Probable cigarette dependence, PTSD, and depression after an urban disaster: Results from a population survey of New York City residents 4 months after September 11, 2001

Arijit Nandi, Sandro Galea, Jennifer Ahern, David Vlahov

Research output: Contribution to journalArticlepeer-review

Abstract

Disaster exposure may exacerbate psychopathology and substance-related disorders. Four months after September 11, 2001, using random-digit dialing to contact a representative sample of adults (N = 2001) living in New York City, we assessed cigarette smoking and symptoms of probable cigarette dependence using measures from the National Survey on Drug Use and Health.Atotal of 36.8% of smokers reported increased cigarette use; 10.4% of respondents reported three or more symptoms of cigarette dependence and were considered cases of probable cigarette dependence based on DSM-IV criteria. Cases were more likely to report an increase in cigarette use since September 11 than non-cases (69.4% among cases vs. 2.2% among non-cases, p < 0.001). Cases were more likely to have probable posttraumatic stress disorder (PTSD) and depression than non-cases (18.1% vs. 5.7% for PTSD, p < 0.001; 23.6% vs. 6.0% for depression, p < 0.001). Increased cigarette use since September 11 was associated with probable PTSD among cases (23.4% vs. 6.4%, p = 0.011) and non-cases (15.1% vs. 5.5%, p = 0.034) but was associated with probable depression only among cases of probable cigarette dependence (28.3% vs. 13.3%, p = 0.027). This study showed the co-occurrence of probable cigarette dependence with increased cigarette use and the co-occurrence of probable cigarette dependence with probable PTSD and depression after September 11.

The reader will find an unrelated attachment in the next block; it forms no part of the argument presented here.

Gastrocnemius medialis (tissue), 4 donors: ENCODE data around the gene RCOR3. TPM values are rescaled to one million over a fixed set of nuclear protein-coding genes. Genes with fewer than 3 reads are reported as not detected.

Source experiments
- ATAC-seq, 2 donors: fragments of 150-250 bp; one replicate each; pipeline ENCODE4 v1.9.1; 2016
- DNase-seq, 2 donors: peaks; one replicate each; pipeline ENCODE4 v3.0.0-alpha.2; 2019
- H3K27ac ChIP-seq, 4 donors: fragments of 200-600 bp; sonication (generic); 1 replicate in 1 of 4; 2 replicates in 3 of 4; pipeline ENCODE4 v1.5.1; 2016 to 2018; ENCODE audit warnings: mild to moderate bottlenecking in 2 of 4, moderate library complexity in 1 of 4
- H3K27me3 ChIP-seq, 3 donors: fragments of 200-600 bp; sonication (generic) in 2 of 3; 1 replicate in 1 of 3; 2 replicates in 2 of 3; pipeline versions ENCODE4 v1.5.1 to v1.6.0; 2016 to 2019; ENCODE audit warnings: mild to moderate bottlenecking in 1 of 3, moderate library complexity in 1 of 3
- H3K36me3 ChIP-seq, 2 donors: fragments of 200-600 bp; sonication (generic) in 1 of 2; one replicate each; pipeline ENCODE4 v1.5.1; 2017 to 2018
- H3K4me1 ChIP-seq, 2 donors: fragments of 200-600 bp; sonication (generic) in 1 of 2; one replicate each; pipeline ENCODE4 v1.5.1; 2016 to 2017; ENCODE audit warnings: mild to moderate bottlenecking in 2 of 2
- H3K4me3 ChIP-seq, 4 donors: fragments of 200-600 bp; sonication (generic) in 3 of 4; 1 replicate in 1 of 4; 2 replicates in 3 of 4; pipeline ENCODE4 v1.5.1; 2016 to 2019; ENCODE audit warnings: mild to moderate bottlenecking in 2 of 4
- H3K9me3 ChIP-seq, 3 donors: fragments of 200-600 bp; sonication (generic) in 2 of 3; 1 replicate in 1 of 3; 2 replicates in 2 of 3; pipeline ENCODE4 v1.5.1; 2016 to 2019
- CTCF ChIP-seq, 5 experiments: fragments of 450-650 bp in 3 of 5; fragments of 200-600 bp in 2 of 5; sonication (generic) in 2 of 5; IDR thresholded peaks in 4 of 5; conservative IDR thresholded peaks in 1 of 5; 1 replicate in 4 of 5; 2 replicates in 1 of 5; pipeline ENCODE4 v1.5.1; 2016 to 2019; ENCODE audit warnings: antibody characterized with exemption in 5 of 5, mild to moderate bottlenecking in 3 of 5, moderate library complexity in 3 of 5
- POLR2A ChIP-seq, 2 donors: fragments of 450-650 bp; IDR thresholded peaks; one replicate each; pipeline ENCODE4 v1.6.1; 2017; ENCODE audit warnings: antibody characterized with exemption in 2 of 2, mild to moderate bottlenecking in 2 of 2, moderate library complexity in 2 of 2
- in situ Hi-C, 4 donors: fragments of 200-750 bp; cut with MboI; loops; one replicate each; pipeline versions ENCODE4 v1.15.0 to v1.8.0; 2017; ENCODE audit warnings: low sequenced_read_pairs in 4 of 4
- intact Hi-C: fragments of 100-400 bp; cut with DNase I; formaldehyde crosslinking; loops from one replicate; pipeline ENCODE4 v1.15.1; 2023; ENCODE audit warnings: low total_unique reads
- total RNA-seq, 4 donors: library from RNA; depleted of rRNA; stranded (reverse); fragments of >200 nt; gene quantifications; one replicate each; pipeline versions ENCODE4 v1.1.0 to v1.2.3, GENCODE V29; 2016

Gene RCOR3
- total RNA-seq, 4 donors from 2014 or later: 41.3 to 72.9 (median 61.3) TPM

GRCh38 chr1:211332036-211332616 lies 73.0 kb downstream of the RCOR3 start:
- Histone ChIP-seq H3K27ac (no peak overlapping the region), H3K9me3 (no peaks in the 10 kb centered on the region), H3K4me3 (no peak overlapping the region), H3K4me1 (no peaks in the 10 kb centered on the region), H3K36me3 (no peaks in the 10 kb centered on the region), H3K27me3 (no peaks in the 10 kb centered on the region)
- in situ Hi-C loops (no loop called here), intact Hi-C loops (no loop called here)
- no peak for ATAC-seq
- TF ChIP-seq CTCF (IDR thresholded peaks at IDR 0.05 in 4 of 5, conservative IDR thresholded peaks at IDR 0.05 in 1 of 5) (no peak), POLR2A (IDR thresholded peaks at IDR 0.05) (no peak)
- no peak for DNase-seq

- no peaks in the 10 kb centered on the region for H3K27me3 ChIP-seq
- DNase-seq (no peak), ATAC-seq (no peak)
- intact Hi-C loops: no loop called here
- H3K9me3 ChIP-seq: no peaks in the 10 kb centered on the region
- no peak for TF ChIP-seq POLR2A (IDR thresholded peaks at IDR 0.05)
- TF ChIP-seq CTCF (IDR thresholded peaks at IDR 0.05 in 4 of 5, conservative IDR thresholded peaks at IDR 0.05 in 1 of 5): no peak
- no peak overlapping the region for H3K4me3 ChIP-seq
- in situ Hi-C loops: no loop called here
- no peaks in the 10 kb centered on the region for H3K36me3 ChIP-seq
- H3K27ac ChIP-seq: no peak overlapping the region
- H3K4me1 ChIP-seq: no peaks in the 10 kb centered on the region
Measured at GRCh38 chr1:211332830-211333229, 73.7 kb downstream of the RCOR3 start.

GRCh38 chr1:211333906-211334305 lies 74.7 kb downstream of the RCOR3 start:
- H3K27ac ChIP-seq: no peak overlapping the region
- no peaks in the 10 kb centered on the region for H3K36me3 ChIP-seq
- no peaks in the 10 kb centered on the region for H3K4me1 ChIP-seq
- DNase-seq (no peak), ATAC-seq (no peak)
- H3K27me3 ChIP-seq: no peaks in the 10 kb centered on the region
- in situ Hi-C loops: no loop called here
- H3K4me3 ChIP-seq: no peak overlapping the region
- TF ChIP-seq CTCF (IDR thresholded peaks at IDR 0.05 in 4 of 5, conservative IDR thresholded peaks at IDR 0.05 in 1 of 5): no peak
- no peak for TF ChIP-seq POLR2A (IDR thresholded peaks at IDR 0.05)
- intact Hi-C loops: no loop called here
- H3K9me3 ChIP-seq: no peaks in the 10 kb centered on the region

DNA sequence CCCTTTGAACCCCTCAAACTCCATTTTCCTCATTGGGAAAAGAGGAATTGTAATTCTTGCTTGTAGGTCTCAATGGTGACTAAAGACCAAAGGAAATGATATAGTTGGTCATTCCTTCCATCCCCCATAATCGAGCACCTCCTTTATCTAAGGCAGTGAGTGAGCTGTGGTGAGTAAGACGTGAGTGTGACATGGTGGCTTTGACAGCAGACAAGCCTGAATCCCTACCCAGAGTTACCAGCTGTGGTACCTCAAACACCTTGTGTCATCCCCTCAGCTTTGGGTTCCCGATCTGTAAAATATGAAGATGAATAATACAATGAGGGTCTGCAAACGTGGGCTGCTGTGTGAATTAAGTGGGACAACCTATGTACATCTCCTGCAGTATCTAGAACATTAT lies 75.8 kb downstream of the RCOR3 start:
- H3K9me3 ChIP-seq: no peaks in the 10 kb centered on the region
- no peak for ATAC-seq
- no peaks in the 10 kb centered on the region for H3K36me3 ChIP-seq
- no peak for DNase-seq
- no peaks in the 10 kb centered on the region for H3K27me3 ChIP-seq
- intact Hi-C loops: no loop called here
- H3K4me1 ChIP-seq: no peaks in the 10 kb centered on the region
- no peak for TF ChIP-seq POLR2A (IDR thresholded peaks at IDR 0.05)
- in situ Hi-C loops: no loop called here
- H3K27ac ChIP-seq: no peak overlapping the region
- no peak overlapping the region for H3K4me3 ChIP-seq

Original languageEnglish (US)
Pages (from-to)299-310
Number of pages12
JournalPsychiatry
Volume68
Issue number4
DOIs
StatePublished - Dec 2005
Externally publishedYes

ASJC Scopus subject areas

  • Psychiatry and Mental health

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